Houston, we have a problem

Despite Harvey’s battering, US political and opinion leaders are holding fast to the idea that extreme events are unrelated to man-made climate change.

Downtown Houston and its not-so-free ways. PHOTO CNBC.com

Downtown Houston and its not-so-free ways. PHOTO CNBC.com

Deluged with news from Texas, we can be forgiven for thinking that Hurricane Harvey was the worst global weather event ever.

Measured in lives and livelihoods lost, it didn’t come near last week’s monsoonal flooding across Pakistan, India, Nepal and Bangladesh that has crippled food production over vast acreages and killed over 1200 people.

Many other recent rain events in (among other places) southern and eastern Asia, the Philippines, central and South America and Africa – too many to list here – have had a more devastating impact on lives and economies than Harvey. But they weren’t in a developed western country.

It’s a sad reality that global news puts far less focus on poor places than rich ones. Houston is a big, bustling, wealthy city, supported by one of the biggest ports in the US and large chemical and research industries. That made Harvey very big news.

Nearly all of Houston’s Fortune 500 companies (it has more of them than any US city except New York) are involved in some way with oil and gas. Needless to say, they’ve so far had nothing to say about whether their industry might have contributed to the storm that wrecked the city.

It’s true, as many people are keen to point out, that human-induced climate change and weather events are different phenomena, and that rain events have always happened and will continue to do so regardless of what we put into the atmosphere.

In 2005 Al Gore pointed out that a warmer world breeds stronger storms, believing that the drowning of New Orleans by Hurricane Katrina might alert his country to dangerous climate change. He thought the same of ex-Hurricane Sandy when it smashed into New York in 2012.

But the only lesson learned from these events seems to be that people and governments don’t like to dwell on bad memories. Many senior politicians, including the Texas governor, Greg Abbott, have claimed that big wind and rain events have no connection with climate change, man-made or not.

Recent events like Typhoon Haiyan (which killed over 6000 people in 2013) and our own Cyclones Yasi (2011) and Monica (2015) had an apocalyptic feel to them. But while not always reliable, old records have turned up a few storms in the distant past that seemed comparable in size.

Commentators like me have learned to be wary of attributing big weather events to changing climate. I’ve found it useful to avoid such discussion while focusing on the bleeding obvious – higher average temperatures, melting polar ice sheets and the like.

The social and political tensions in play during storm events inhibit talk about attribution. Raising the topic of man-made climate change when homes have been inundated and people drowned (or when wildfires have incinerated homes and people) is, as they say, playing with fire.

But scientific method finds a way around inhibitions. Since Hurricane Sandy, various studies have identified extended polar jet streams as a major reason for storm systems staying stalled for long periods, allowing them time to take up more water from the sea and to dump more of it over land.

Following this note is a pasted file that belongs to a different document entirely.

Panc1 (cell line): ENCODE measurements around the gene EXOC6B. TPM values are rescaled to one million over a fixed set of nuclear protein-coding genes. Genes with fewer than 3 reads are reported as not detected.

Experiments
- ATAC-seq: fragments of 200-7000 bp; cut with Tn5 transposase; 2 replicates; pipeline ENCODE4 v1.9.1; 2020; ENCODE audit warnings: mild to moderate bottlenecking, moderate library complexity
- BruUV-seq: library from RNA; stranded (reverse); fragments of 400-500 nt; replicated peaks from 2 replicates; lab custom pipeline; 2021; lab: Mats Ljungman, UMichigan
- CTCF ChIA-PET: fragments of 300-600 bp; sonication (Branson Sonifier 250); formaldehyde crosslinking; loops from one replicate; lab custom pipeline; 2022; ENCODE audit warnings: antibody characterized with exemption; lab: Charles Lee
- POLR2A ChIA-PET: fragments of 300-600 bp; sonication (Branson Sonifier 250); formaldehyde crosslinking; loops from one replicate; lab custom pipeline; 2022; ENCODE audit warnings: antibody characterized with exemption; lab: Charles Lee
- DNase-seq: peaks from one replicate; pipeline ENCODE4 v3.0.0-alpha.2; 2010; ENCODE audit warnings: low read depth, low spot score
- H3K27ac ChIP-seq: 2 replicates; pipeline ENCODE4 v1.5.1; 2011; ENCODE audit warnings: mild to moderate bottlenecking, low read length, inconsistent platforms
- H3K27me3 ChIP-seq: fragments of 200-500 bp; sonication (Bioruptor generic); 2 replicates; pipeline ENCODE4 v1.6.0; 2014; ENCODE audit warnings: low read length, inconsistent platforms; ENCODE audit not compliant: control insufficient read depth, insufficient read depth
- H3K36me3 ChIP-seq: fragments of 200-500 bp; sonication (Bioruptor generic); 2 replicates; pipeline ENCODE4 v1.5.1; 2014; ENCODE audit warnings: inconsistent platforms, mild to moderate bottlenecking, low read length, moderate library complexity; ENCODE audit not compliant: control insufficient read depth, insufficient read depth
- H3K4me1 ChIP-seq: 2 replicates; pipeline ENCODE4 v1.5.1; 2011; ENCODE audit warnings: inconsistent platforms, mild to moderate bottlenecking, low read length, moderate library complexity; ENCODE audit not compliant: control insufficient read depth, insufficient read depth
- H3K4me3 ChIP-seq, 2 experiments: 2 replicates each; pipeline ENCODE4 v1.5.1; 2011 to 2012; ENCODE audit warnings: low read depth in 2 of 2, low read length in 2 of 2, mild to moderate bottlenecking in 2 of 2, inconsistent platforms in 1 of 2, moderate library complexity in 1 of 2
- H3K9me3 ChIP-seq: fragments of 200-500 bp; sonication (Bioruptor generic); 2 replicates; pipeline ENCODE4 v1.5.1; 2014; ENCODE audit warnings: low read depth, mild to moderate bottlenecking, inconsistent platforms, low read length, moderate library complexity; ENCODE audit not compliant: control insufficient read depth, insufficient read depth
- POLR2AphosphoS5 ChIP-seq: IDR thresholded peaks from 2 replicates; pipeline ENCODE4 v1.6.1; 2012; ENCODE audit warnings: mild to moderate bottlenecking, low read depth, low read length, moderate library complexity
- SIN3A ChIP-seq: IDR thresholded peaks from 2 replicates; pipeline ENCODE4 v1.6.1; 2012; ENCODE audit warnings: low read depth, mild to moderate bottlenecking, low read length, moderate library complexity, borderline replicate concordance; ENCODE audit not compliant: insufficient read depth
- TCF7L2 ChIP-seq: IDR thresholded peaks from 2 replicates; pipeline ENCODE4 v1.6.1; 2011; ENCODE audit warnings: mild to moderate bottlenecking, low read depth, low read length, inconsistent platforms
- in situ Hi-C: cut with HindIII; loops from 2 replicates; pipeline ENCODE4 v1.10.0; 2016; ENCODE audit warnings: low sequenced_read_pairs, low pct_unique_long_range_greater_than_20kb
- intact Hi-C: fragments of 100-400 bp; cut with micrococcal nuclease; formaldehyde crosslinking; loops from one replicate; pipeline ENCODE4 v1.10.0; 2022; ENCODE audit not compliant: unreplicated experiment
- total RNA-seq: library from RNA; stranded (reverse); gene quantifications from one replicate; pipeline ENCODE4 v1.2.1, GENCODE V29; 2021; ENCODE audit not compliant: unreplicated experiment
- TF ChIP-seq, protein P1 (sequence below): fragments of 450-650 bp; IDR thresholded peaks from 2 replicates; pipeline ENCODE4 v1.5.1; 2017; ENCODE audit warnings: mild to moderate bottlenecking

Add to that very warm, energising Gulf waters along with warm air above (warm air can hold more moisture) and you have a recipe for Houston’s third “500-year flood” in three years, and by far its most damaging wind-and-rain event on record.

A 2015 US-Korean study found that while warmer ocean water inhibited formation of tropical cyclones overall, leading to fewer storms, it also increased the intensity of those that did form. In the same year a European study found a 12 per cent rise since 1980 in record-breaking rain events.

Across the continental divide in California at the weekend a crisis of an entirely different kind was playing out, the biggest forest fire in memory besieging the city of Los Angeles, while up the coast San Francisco baked in its hottest day on record. It was the opposite face of the same stalled weather systems that caused the Houston floods.

Unlike devastated parts of south Asia, Houston is a rich city in a rich country. But with nearly 200,000 homes damaged or destroyed, 80 per cent of which lack flood insurance, the damage bill may be as high as $150 billion, far ahead of any past natural disaster in the US.

Add to that the economic cost of closing 10 Gulf coast refineries accounting for about 17 per cent of US refining capacity, and it’s unsurprising that governor Abbott is calling for more national help.

In the past, Abbott has taken out law suits against federal climate regulations, and when campaigning to be governor in 2014 he railed about “political demagogues using climate change as an excuse to remake the American economy.”

Harvey, which is having a fair shot on its own at remaking the economy, ought to change Abbott’s mind about climate change, but that’s unlikely given the powerful resistance across southern US states to identifying underlying causes of extreme weather events.

“I don’t believe Hurricane Harvey is God’s punishment for Houston electing a lesbian mayor,” said widely-syndicated conservative commentator Ann Coulter on Twitter last week. “But that is more credible than ‘climate change’.”

She offered no basis for her bald assertion. I suggest it’s based on faith alone bolstered by 1.7 million Twitter followers, and with numbers like that behind you, who needs facts?

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